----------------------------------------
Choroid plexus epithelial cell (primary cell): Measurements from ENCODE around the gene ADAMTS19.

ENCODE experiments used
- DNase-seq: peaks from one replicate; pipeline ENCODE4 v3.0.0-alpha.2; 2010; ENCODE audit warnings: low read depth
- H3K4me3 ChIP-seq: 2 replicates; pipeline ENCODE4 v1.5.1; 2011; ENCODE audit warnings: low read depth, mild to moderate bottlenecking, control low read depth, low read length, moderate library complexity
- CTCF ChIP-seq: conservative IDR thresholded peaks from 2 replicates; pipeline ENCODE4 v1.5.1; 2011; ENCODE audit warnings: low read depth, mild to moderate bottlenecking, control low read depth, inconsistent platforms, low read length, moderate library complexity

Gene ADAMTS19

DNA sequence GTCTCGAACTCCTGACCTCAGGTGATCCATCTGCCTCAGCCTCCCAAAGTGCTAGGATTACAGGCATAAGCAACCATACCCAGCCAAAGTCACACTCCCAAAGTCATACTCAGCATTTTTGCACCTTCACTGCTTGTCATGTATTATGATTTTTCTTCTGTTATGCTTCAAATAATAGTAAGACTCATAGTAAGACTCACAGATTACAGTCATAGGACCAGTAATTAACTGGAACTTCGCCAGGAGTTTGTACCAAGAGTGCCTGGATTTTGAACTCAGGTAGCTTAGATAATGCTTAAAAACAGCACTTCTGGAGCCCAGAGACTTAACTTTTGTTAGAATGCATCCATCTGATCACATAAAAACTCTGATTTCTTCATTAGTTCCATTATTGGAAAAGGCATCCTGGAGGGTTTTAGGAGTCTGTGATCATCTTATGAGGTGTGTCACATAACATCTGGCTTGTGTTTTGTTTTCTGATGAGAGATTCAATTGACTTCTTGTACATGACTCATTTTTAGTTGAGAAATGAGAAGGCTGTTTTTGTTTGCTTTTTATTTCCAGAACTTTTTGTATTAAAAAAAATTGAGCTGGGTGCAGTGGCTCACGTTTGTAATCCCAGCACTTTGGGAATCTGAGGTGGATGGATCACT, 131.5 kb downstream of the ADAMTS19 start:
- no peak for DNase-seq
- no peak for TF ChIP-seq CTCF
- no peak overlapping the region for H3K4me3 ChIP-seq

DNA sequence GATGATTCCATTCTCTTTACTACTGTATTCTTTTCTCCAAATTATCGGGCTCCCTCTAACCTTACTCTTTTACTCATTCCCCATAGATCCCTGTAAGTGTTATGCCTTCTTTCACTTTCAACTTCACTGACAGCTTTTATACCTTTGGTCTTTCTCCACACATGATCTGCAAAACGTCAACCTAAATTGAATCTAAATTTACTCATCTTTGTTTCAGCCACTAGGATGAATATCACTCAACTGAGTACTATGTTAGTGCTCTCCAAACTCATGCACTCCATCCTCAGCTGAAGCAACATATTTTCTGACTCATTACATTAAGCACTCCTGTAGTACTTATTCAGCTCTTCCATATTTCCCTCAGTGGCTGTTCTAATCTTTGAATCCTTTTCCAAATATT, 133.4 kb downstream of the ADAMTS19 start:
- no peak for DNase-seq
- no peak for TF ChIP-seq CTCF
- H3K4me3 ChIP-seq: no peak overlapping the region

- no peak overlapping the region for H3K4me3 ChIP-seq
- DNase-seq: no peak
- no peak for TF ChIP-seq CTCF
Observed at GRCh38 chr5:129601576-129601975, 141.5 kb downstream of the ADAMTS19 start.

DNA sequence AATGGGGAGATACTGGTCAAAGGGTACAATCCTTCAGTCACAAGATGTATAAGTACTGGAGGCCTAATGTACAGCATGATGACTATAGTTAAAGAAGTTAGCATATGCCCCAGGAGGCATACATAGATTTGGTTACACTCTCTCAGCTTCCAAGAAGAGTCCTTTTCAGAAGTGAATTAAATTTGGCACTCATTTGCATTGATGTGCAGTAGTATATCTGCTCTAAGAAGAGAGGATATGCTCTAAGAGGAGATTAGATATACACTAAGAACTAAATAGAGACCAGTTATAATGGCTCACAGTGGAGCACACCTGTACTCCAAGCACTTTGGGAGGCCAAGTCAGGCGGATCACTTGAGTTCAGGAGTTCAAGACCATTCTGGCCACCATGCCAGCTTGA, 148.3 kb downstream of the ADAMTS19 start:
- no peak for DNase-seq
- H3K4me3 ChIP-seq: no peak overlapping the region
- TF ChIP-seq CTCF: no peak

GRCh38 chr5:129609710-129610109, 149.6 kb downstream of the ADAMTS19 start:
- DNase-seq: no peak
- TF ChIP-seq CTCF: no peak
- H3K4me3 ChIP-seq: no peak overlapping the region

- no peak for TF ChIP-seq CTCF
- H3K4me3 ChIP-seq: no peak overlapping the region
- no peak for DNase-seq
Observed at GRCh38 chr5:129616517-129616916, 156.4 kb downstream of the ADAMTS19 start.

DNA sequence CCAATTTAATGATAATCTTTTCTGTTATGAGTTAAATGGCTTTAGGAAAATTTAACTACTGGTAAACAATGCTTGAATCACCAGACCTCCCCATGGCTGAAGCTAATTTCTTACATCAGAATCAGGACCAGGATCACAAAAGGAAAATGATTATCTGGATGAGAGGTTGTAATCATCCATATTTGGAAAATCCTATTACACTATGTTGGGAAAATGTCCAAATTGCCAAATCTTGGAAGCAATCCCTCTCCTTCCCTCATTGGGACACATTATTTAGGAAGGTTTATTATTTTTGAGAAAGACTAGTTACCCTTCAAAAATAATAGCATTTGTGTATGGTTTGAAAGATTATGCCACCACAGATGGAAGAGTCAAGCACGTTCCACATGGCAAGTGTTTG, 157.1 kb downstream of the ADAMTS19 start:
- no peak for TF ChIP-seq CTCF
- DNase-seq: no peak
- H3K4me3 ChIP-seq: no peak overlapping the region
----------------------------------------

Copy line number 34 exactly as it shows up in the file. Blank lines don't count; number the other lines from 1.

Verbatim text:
- H3K4me3 ChIP-seq: no peak overlapping the region